A heavily-armed gunman dressed in black tactical gear open fire at a busy outlet mall in Allen, Texas, on Saturday afternoon, killing eight people — including three children — before he was shot and killed by police. The 33-year-old shooter reportedly espoused white-supremacist and neo-Nazi views on social media. The identities of the victims we made public on Monday.
The attack was the second-deadliest mass shooting of the year and continued what the Associated Press has determined to be a record pace for mass killings in the U.S. in 2023. Below, what we know about this still-developing story.
The Gunman and Motive
Authorities have identified the shooter as 33-year-old Dallas resident Mauricio Garcia. Police found multiple weapons on the gunman and in his car, including an AR15-style rifle and a handgun. No motive has been confirmed, but there is also a growing pile of evidence indicating that he held white-supremacist and neo-Nazi views, and authorities are investigating the shooting as an act of racially or ethnically motivated extremism.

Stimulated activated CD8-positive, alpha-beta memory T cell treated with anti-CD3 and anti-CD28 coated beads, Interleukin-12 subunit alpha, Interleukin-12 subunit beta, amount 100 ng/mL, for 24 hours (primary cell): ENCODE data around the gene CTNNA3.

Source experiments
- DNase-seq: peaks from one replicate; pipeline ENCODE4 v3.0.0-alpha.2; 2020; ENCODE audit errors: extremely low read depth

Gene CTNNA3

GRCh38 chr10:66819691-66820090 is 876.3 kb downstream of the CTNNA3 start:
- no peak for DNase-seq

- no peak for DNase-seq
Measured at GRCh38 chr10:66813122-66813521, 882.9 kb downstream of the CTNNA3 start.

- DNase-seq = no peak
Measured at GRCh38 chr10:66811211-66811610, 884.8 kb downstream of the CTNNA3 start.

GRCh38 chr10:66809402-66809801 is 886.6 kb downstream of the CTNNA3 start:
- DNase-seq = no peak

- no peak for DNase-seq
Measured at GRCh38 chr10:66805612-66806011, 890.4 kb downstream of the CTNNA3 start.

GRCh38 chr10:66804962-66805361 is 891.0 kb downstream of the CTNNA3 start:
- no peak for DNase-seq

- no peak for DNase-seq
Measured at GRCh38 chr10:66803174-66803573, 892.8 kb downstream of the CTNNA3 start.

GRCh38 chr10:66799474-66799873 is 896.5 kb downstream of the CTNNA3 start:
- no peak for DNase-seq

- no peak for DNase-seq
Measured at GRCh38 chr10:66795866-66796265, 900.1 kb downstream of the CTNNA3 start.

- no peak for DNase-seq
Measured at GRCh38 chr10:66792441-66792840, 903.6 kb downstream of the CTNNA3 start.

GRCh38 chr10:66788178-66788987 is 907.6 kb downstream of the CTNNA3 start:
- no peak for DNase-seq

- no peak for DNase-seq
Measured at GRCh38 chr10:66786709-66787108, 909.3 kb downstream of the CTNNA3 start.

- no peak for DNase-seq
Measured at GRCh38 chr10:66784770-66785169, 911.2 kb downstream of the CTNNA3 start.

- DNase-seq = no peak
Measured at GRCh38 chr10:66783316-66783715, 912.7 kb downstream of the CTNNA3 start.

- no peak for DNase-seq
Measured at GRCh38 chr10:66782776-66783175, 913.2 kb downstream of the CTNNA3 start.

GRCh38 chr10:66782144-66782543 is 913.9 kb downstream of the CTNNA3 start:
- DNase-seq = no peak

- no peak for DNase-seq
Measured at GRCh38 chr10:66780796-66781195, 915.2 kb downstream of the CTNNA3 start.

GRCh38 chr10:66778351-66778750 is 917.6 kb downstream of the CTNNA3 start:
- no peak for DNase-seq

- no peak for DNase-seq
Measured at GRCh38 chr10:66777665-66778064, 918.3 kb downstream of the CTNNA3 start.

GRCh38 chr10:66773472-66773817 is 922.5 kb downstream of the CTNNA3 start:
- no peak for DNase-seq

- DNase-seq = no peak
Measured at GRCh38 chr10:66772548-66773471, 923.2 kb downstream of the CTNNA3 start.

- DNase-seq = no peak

The gunman wore a patch on his chest during his massacre that said RWDS — an acronym for Right Wing Death Squad — a term that is popular among white supremacists and right-wing extremists. Investigators have also reportedly found hundreds of social-media posts apparently authored by Garcia containing violent, extremist rhetoric as well as espousing incel, white-supremacist, and neo-Nazi views. One online profile investigators found included a Google Maps screenshot indicating when the outlet mall would be busiest plus posts praising Hitler and images of weapons and ammunition he had purchased. Bellingcat’s Aric Toler has assembled a Twitter thread showing posts from Garcia’s purported account.
The shooter reportedly joined the U.S. Army in 2008 but was “terminated” after only three months. An Army official told the Associated Press that Garcia was discharged before he could complete his training over mental health issues. Neighbors told the AP that Garcia had been working as a security guard.